HoloLens App Development with Unity

A few months ago I wrote a speculative piece about how HoloLens might work with XAML frameworks based on the sample applications Microsoft had been showing.

Even though Microsoft has still released scant information about integration with 3D platforms, I believe I can provide a fairly accurate walkthrough of how HoloLens development will occur for Unity3D. In fact, assuming I am correct, you can begin developing games and applications today and be in a position to release a HoloLens experience shortly after the hardware becomes available.

To be clear, though, this is just speculative and I have no insider information about the final product that I can talk about. This is just what makes sense based on publicly available information regarding HoloLens.

Unity3D integration with third party tools such as Kinect and Oculus Rift occurs through plugins. The Kinect 2 plugin can be somewhat complex as it introduces components that are unique to the Kinect’s capabilities.

The eventual HoloLens plugin, on the other hand, will likely be relatively simple since it will almost certainly be based on a pre-existing component called the FPSController (in Unity 5.1 which is currently the latest).

To prepare for HoloLens, you should start by building your experience with Unity 5.1 and the FPSController component. Here’s a quick rundown of how to do this.

Start by installing the totally free Unity 5.1 tools: http://unity3d.com/get-unity/download?ref=personal


Next, create a new project and select 3D for the project type.


Click the button for adding asset packages and select Characters. This will give you access to the FPSController. Click done and continue. The IDE will now open with an practically empty project.


At this point, a good Unity3D tutorial will typically show you how to create an environment. We’re going to take a shortcut, however, and just get a free one from the Asset Store. Hit Ctrl+9 to open the Asset Store from inside your IDE. You may need to sign in with your Unity account. Select the 3D Models | Environments menu option on the right and pick a pre-built environment to download. There are plenty of great free ones to choose from. For this walkthrough, I’m going to use the Japanese Otaku City by Zenrin Co, Ltd.


After downloading is complete, you will be presented with an import dialog box. By default, all assets are selected. Click on Import.


Now that the environment you selected has been imported, go the the scenes folder in your project window and select a sample scene from the downloaded environment. This will open up the city or dungeon or forest or whatever environment you chose. It will also make all the different assets and components associated with the scene show up in your Hierarchy window. At this point, we want to add the first-person shooter controller into the scene. You do this by selecting the FPSController from the project window under Assets/Standard Assets/Characters/FirstPersonCharacter/Prefabs and dragging the FPSController into your Hierarchy pane.


This puts a visual representation of the FPS controller into your scene. Select the controller with your mouse and hit “F” to zoom in on it. You can see from the visual representation that the FPS controller is basically a collision field that can be moved with a keyboard or gamepad that additionally has a directional camera component and a sound component attached. The direction the camera faces ultimately become the view that players see when you start the game.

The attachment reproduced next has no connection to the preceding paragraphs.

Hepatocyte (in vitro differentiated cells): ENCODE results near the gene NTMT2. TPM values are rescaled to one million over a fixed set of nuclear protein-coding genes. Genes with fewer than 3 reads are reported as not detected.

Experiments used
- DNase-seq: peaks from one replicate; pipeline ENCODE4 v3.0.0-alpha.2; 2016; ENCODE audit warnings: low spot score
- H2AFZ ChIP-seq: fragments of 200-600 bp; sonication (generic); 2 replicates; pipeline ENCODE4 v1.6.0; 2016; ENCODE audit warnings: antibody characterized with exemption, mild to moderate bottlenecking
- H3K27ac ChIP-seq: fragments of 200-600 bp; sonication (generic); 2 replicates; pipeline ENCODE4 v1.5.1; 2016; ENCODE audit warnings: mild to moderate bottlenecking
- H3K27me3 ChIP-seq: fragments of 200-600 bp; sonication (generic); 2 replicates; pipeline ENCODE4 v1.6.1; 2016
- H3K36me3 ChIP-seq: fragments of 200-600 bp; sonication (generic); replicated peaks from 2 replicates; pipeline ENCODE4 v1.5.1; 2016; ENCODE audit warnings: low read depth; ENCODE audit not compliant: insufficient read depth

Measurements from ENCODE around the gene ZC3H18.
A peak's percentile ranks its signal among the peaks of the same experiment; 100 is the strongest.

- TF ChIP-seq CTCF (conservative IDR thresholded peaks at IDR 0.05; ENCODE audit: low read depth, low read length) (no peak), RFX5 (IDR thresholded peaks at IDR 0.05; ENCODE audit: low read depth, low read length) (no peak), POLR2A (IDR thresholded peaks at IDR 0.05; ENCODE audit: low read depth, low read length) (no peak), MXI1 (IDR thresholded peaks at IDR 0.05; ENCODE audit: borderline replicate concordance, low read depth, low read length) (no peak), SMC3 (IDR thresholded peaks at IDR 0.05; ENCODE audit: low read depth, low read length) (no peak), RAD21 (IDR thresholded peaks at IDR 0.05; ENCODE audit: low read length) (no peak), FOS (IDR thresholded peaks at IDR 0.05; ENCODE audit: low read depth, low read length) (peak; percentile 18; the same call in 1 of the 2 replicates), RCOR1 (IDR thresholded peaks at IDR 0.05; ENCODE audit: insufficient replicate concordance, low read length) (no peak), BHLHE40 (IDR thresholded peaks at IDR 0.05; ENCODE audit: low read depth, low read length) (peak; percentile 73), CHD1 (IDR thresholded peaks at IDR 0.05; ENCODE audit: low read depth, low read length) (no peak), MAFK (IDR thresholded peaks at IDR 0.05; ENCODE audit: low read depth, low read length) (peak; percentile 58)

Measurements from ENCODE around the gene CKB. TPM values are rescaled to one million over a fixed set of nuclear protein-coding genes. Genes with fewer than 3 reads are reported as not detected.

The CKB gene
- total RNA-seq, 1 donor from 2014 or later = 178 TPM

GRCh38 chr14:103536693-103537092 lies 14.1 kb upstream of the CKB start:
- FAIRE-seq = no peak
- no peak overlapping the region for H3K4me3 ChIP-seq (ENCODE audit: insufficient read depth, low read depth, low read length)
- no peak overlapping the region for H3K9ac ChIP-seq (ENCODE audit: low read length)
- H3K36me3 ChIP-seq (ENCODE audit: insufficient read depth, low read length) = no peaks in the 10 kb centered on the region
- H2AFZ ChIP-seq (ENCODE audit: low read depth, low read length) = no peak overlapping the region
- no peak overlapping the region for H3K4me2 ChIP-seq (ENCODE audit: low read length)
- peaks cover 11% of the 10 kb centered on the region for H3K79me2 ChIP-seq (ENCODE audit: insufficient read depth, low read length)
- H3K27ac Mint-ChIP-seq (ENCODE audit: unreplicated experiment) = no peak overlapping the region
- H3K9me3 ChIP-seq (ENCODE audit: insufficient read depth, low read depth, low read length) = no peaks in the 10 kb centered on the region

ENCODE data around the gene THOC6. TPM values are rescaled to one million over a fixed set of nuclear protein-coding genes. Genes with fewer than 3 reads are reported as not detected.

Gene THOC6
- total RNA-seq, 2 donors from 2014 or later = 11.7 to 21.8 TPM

Here is another scene that uses the Decrepit Dungeon environment package by Prodigious Creations and the FPS controller. The top pane shows a design view while the bottom pane shows the gamer’s first-person view.


You can even start walking through the scene inside the IDE by simply selecting the blue play button at the top center of the IDE.

The way I imagine the HoloLens integration to work is that another version of FPS controller will be provided that replaces mouse controller input with gyroscope/magnetometer input as the player rotates her head. Additionally, the single camera view will be replaced with a two camera rig that sends two different, side-by-side feeds back to the HoloLens device. Finally, you should be able to see how all of this works directly in the IDE like so:


There is very good evidence that the HoloLens plugin will work something like I have outlined and will be approximately this easy. The training sessions at the Holographic Academy during /Build pretty much demonstrated this sort of toolchain. Moreover, this is how Unity3D currently integrates with virtual reality devices like Gear VR and Oculus Rift. In fact, the screen cap of the Unity IDE above is from an Oculus game I’ve been working on.

So what are you waiting for? You pretty much have everything you already need to start building complex HoloLens experiences. The integration itself, when it is ready, should be fairly trivial and much of the difficult programming will be taken care of for you.

I’m looking forward to seeing all the amazing experiences people are building for the HoloLens launch day. Together, we’ll change the future of personal computing!

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